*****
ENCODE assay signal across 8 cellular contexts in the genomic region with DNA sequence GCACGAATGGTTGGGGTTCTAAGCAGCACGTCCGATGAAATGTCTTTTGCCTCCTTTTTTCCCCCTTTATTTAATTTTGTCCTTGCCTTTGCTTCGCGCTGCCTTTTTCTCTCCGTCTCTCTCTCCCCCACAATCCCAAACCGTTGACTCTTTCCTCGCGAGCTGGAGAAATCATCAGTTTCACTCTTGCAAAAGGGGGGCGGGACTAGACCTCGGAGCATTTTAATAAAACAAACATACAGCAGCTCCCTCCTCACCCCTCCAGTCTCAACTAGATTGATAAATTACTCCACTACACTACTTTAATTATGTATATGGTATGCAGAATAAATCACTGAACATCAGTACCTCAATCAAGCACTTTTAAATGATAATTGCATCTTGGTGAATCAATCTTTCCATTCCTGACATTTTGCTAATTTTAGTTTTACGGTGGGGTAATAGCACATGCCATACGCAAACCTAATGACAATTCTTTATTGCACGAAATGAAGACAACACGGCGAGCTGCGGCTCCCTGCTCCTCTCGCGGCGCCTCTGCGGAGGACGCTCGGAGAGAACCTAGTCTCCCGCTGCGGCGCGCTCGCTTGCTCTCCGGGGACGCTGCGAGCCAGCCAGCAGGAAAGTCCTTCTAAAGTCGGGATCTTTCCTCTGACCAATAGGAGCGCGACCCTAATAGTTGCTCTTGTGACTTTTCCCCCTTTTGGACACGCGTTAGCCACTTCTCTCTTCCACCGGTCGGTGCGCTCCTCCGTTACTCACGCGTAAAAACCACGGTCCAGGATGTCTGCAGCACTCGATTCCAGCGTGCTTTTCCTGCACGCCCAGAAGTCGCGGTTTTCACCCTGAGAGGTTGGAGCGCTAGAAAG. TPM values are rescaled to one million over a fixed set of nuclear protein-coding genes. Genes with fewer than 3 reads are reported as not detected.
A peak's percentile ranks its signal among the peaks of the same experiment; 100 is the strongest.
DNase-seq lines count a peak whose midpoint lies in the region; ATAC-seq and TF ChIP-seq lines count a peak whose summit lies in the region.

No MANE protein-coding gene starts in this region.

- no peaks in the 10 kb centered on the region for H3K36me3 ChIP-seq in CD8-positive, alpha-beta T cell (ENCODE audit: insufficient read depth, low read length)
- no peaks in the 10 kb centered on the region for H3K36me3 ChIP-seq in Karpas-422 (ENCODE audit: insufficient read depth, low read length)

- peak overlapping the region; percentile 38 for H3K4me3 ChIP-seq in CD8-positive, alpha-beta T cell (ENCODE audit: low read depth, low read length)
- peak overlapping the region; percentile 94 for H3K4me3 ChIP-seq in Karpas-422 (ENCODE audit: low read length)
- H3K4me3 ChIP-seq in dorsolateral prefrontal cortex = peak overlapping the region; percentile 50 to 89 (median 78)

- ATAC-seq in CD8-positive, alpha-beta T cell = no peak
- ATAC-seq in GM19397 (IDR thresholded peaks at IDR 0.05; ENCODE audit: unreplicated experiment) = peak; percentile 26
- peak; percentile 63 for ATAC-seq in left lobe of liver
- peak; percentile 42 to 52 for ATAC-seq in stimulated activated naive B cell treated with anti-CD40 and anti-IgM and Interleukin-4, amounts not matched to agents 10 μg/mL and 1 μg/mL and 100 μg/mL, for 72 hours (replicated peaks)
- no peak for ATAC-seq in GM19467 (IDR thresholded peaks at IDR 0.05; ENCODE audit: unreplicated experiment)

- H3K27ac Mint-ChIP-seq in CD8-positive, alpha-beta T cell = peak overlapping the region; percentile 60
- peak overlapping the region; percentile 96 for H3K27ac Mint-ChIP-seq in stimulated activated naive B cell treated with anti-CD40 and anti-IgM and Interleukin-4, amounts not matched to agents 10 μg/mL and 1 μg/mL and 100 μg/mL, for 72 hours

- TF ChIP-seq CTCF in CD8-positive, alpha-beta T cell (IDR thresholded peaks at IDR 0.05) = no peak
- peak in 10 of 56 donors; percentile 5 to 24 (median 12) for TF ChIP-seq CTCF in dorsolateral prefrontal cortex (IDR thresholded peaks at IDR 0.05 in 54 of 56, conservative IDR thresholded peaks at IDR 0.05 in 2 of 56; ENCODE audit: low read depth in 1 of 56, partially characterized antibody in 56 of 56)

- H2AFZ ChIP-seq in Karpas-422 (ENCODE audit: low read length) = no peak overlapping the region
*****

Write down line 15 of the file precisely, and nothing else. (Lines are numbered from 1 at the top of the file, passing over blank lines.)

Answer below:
- H3K27ac Mint-ChIP-seq in CD8-positive, alpha-beta T cell = peak overlapping the region; percentile 60